Campaign Finance in Central and Eastern Europe: Lessons Learned and Challenges Ahead
Political finance not only raises the problem of the relationship between politics and money; it also may have a decisive effect on the development of democracy.1 Thus, the structure of funding of political parties in transition countries is an important area of public policy. A central element in a mature party system is the existence of rules and procedures governing the funding of parties and election campaigns. Political financing is influenced by, and has influence on relations between parties, politicians, party membership and the electorate – relations, which are of profound importance to the quality of democracy. Every democratic system has to regulate the flow of money into politics thus creating the political finance system. This provides the framework within which political parties and individual candidates can use money in politics.
More than a decade ago Central and Eastern Europe started its transition to democracy with the adoption of constitutions that introduced the rights to vote freely and to form political parties. The pluralistic and competitive political process was not the only value enshrined in the transition constitutions, of course – for instance, various social rights such as the right to work, to healthcare assistance, maternity and retirement benefits, and to free education, found their place in many of the East European basic laws. Typically, the ‘framers’ across the region were not occupied with the question of the cost of the rights they were constitutionalising. One of the consequences of their negligence was that many of the constitutional social commitments remained meaningless declarations. In the area of party funding and campaign finance, the constitutions were virtually silent, and left the regulation of this issue to the national legislatures.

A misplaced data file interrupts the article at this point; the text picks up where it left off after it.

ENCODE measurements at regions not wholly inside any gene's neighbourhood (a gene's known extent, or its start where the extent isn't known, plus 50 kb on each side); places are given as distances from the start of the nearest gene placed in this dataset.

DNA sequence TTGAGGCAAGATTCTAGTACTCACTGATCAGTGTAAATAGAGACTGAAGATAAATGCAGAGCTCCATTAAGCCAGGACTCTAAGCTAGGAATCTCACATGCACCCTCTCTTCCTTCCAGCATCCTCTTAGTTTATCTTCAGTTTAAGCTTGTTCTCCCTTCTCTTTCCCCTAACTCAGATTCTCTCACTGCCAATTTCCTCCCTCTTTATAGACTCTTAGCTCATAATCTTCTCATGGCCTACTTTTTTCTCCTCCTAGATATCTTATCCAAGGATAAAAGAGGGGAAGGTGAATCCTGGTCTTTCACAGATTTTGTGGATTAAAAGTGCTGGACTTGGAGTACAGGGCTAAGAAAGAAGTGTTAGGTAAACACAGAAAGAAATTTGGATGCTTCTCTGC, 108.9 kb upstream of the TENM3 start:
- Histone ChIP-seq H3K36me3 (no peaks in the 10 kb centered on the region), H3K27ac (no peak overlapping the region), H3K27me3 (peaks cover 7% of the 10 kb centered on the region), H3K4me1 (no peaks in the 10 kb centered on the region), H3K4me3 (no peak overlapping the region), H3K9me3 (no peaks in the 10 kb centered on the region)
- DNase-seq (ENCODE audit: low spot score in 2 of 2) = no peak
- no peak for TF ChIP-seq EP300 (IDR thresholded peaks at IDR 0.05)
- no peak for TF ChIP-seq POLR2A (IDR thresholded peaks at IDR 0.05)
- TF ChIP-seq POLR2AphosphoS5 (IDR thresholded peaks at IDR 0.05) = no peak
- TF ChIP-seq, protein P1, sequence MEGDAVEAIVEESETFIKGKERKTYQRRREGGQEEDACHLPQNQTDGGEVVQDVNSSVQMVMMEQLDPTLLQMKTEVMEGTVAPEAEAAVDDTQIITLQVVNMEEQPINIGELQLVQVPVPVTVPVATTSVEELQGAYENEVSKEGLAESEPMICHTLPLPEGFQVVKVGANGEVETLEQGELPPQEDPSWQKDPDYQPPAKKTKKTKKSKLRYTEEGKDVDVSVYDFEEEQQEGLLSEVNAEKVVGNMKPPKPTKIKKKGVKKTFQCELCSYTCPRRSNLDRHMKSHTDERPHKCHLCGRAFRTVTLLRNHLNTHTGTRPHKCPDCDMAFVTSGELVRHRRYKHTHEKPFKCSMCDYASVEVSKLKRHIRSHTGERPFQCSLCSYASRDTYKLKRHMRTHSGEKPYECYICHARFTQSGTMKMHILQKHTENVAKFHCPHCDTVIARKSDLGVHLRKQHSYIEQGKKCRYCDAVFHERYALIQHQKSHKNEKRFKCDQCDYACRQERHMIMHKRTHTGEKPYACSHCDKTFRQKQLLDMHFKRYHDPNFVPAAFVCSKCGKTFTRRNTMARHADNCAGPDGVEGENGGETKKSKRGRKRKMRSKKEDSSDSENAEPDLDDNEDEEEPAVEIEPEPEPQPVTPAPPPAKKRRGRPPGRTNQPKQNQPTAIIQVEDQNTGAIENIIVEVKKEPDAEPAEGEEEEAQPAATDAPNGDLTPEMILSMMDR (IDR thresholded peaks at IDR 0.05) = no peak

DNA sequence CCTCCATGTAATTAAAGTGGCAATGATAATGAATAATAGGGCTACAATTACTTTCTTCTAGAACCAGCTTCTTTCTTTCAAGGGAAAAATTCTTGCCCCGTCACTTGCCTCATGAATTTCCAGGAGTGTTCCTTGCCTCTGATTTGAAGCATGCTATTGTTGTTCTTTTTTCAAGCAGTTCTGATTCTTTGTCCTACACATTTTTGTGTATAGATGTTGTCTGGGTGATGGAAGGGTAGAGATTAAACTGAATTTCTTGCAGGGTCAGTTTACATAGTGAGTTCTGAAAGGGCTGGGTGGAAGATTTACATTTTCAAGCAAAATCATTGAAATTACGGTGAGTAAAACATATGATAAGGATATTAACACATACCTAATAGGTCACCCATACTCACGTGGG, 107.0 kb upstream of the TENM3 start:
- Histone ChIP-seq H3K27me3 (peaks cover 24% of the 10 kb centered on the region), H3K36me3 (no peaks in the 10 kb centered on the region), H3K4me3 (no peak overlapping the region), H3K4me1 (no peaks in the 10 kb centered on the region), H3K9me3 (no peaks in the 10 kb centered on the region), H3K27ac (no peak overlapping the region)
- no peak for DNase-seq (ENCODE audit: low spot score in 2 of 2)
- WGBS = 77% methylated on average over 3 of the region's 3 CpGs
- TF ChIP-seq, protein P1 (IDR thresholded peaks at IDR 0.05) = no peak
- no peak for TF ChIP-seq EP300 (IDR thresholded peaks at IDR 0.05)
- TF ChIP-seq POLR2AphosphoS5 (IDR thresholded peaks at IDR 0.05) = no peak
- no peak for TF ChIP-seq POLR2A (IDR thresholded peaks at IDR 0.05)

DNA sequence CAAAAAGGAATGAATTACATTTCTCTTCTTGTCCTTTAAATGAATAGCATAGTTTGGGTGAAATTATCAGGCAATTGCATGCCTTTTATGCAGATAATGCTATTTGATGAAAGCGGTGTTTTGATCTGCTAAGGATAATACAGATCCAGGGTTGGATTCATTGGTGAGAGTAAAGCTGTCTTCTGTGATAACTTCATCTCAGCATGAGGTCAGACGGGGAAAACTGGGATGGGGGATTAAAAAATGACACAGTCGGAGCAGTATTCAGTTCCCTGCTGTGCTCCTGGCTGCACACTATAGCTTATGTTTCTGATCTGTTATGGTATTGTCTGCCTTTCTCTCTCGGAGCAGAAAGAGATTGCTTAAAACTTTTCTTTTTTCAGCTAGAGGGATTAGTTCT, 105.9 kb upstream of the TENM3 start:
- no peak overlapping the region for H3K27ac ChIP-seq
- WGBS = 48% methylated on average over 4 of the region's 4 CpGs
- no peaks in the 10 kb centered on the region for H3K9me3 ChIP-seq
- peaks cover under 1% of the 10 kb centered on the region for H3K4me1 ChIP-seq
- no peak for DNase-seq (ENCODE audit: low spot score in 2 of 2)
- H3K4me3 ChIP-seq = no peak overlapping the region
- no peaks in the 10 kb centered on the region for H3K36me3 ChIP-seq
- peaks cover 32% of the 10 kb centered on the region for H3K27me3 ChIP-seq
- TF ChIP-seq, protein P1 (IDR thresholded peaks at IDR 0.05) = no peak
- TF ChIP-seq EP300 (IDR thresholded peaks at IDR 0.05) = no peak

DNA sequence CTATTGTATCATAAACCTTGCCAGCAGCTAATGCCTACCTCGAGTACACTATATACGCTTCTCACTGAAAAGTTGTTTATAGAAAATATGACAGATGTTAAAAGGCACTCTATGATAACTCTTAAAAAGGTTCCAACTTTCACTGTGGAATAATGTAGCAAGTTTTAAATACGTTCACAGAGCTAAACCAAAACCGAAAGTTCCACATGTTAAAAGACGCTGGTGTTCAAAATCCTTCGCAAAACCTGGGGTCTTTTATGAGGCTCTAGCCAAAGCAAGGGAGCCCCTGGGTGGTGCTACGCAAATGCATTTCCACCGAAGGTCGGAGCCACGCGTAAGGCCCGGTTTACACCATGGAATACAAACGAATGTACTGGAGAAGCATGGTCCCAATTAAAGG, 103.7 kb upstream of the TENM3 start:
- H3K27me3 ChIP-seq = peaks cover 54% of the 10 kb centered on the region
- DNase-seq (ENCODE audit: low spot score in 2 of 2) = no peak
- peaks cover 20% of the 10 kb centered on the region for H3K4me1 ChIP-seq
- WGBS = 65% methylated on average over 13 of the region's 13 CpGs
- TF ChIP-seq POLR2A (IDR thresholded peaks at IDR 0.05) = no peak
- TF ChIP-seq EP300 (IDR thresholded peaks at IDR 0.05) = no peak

During the early 1990s legislators in most of the post-communist countries were not able to regulate the institutions of political parties on a specific or long-term basis, in particular the institution of political finances. The inadequacies of the early funding regime led to the growing dissatisfaction with the systems and their future reforms, before even a decade of democracy in post-communist Europe had past. The lack of complete regulations on political party financing had a significant influence on lowering standards in public life, and in the growth of political corruption. All the substantial issues related to the system of party funding were deferred to a much later date. As a result, the current dissatisfaction with the lack of progress of political life is to a large degree based on perceived problems relating to political finance. Over the last few years, there have been eruptions of discontent with the state of democracy in general2 and with political corruption, frequently associated with political finance, in particular. According to Holmes and Roszkowski, ‘Without relatively crystallised party-systems and comparatively clean political and economic systems, post-communist states will not be able to attain the levels of stability and democracy that Western states have.’